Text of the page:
5. San Marino
Like Vatican City, San Marino is a tiny state surrounded entirely by Italy. It lies in hilly terrain in the northern part of Italy, about seven miles inland from Rimini on the coast. San Marino claims to be the world’s oldest sovereign state, tracing its origins from the year 301. It maintained neutrality during both world wars, and in the 1939-1945 war provided a haven for over ten times its normal population, taking in Jewish and political refugees from Italy. It shares its currency with Italy, and San Marino euro coins are sought after by collectors, as are its postage stamps. It exports wine and ceramics, and also derives revenue from banking and tourism. San Marino has a national football team, which unsurprisingly does not have a great record of success in international competition, although in 1993 the team won its place in history by scoring against England 8.3 seconds after the start of the game, which remains a World Cup record.
There are nine islands in the state of Tuvalu, which lies in the South Pacific to the east of Papua New Guinea. None of the land is more than a few feet above sea level, and this is one of the countries that will be hardest hit if global warming results in a rise in sea levels. Life on the islands is hard, as they lack many natural resources including fresh water, which has to be collected from rainfall. The inhabitants have developed a number of ingenious ways to make a living, including the sale of their internet suffix ‘tv’ to a Californian television company, which brings them an income of several million dollars every year. The islanders also grow coconut palms and export copra, which is the dried pulp of coconuts.
The tiny island of Nauru was first inhabited by Polynesians, who are believed to have arrived by canoe many thousands of years ago. The first European to visit the island was the British seafarer John Fearn, who named it “Pleasant Island”. In 1888 the island was annexed by Germany, and it was a German colony until the First World War, when it was invaded by Australian troops. The island became self- governing in 1966. Until recently the economy of Nauru depended heavily on phosphate mining, but the phosphate reserves are now mostly exhausted, and the unemployment rate amongst the island’s population (which numbers less than 10,000) is around 90 per cent. An Australian detention centre for illegal migrants has been an alternative source of revenue, and the island has also sought to establish off-shore tax haven status to bring in foreign investors.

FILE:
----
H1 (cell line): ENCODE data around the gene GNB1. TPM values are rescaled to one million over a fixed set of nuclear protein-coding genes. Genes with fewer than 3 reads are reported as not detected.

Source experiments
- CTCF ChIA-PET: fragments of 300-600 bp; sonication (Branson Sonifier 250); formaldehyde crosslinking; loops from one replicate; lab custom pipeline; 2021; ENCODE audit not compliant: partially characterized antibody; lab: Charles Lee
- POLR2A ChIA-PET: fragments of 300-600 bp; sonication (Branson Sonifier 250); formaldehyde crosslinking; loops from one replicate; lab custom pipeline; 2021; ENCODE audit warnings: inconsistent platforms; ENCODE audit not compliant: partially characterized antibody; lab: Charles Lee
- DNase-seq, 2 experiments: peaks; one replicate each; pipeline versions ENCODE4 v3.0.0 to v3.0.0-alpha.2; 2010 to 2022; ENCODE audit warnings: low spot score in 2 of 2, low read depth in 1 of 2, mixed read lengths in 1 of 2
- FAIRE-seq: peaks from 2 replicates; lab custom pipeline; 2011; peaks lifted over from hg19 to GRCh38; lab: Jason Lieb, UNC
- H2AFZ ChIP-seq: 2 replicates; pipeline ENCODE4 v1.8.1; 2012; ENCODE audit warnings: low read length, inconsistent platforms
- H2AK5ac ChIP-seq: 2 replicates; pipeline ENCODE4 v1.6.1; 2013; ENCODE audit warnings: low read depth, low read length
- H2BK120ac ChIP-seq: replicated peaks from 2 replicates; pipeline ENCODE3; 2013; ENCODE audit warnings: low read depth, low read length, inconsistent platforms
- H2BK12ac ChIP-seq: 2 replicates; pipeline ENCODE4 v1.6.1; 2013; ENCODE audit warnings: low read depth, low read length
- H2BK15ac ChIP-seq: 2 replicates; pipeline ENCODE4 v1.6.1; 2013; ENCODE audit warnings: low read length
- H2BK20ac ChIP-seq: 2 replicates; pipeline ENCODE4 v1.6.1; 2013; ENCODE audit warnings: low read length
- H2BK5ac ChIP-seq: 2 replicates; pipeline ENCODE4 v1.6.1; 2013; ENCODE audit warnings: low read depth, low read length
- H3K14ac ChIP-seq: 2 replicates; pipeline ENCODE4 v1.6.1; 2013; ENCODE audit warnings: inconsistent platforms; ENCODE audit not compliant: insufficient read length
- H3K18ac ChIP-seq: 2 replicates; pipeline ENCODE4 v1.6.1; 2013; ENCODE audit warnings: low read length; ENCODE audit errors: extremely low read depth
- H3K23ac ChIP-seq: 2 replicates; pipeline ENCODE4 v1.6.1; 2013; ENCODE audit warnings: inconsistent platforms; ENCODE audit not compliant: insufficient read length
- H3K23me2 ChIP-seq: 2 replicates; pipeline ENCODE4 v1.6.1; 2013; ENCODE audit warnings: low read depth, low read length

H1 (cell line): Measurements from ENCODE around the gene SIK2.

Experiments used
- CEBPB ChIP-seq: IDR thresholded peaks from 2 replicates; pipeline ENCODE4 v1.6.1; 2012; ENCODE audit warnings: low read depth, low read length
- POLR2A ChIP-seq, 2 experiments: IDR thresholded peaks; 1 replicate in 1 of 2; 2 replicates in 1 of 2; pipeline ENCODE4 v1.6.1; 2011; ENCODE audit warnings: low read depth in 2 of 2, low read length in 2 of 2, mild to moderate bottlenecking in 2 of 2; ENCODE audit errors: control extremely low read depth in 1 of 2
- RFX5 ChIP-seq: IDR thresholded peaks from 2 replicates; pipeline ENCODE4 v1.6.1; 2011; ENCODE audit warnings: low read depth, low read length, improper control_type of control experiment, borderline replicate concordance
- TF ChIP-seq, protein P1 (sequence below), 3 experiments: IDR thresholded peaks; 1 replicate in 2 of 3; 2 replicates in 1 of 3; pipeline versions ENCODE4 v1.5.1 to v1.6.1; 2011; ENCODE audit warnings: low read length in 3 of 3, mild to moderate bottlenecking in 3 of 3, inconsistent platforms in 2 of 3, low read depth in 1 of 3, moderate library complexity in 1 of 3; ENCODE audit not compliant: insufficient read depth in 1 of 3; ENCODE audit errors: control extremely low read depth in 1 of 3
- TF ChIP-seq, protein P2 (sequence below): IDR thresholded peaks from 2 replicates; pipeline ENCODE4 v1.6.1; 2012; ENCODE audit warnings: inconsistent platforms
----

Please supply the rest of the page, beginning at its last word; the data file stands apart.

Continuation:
This Mediterranean city-state is bounded on three sides by France, and by the sea on the fourth. It is unique amongst the countries of the world in having gained an extra 20 per cent in area by reclaiming land from the sea, but is still less than a square mile in area. It is the most densely populated country on earth, and also has the highest average income and per capita wealth. Its official unemployment rate is zero. It is ruled by Prince Albert II, a member of the Grimaldi family, which has held power here (with a few interruptions) since the thirteenth century. For many years it has been a popular tax haven, and its liberal gambling laws have made the casino in Monte Carlo a popular destination for wealthy tourists. The Monaco Grand Prix, established in 1929, is the only Formula 1 Grand Prix event to be held on city streets.
1. Vatican City
The smallest independent state in the world, both by area and population, the Vatican is a walled area located entirely within the boundaries of the city of Rome. It has a population of about 840 and a total area of around 44 acres, some of which is taken up by St. Peter’s Basilica, and over half by the Vatican Gardens. The resident population is made up almost entirely of clergy and the Swiss Guard, the Pope’s personal bodyguard; most of the people who work in the Vatican live outside its boundaries. There is no industry or agriculture in this state, and its revenues come mainly from the sale of souvenirs and postage stamps, and the admission charges paid by tourists. The head of state is the Pope, according to the constitution, which was established by the Lateran Treaty in 1929.